'Mum, you might even die': Girl's heartbreaking text
PANIC buying of toilet paper and excessive coronavirus chatter is fuelling fears in kids that their parents and grandparents are going to die, with parents told to "turn it off".
One 11-year-old messaged her mother saying: "We are all probably getting the coronavirus and people have already bought all the toilet paper possible. And I'm worried if nanny and grandad get it they will die as they are old and health problems. You might even die as you have health problems."
The daughter's mother said her "heart broke" when she got the message, particularly as her elderly parents had just visited.
"I was devastated to think she was this anxious. My heart broke because I thought I had shielded her from this," she said "It's a scary time for children right now, and not just young ones. As a daughter with two parents in their 70s with serious health concerns, I'm worried.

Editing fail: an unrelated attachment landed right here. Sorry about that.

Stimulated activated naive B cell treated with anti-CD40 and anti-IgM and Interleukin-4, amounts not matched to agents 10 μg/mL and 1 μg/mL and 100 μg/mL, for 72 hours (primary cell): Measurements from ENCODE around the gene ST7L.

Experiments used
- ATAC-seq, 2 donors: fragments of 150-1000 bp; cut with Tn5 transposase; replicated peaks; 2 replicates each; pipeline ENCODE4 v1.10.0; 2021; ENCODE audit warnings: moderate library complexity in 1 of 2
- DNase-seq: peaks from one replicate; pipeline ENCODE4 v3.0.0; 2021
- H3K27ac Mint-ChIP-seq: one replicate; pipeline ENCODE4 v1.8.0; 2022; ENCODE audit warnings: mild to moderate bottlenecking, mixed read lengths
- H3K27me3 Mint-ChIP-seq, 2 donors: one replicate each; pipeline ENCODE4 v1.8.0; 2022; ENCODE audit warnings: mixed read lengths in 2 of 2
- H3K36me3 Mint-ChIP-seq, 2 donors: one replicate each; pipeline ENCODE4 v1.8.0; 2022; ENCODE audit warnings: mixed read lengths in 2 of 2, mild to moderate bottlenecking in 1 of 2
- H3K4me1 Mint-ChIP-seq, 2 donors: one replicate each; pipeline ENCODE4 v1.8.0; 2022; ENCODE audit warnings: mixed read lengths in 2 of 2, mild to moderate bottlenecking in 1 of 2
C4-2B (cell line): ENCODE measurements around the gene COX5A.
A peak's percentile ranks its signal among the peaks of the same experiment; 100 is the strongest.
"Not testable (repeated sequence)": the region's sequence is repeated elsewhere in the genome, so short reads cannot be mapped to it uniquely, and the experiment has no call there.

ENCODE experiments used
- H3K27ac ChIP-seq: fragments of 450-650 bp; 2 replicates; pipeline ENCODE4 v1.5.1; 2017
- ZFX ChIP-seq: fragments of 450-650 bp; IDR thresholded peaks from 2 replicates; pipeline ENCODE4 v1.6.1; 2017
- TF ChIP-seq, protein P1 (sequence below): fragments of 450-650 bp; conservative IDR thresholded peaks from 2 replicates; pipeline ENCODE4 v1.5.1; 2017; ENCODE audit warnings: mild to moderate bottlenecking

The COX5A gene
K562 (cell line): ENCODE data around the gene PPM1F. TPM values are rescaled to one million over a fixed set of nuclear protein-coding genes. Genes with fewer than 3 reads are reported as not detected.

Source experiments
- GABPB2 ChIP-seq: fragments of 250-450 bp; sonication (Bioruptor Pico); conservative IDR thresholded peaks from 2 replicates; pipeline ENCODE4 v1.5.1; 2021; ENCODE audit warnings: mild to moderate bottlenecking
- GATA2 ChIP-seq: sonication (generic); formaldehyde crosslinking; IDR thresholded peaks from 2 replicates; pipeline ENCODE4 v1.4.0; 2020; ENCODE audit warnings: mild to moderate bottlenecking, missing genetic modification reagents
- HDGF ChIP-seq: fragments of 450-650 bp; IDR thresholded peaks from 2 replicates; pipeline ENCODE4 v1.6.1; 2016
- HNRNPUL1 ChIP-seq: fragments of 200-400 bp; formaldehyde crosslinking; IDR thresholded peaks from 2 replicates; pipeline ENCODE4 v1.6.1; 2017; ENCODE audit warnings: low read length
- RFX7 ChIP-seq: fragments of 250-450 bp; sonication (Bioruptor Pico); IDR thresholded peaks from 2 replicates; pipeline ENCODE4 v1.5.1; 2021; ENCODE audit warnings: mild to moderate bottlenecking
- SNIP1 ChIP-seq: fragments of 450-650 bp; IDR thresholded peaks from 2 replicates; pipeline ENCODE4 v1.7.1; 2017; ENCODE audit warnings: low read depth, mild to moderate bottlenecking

"Older people are those most at risk and the ones we should be focusing on.
"They are the ones that should have enough supplies for two weeks. I have a genuine fear for my parents' health.
"And I'm also furious that uneducated people are selfishly buying up toilet paper and spreading panic that my children are picking up on."
"As parents with young children, it's our responsibility to remain calm, especially when the coronavirus is really not much of a threat at the moment."
Bond University psychologist Dr Peta Stapleton has warned parents off exposing their children to too much coronavirus news, instead explaining the situation in an age-appropriate manner.
She said children absorbed everything they saw and heard but unfortunately didn't have the ability to understand it or process it as rationally.
"My advice really is to turn it off when kids are in earshot, not just the TV but the news in car and on the kitchen radio," she said.
"Don't assume they aren't absorbing everything around them. The messages we are telling our kids are sticking, so be very careful what you expose them to and what you say."
Advice for parents.
- Turn off the rolling coverage
- Be truthful and calm
- Ask them about their feelings
- Monitor their use of social media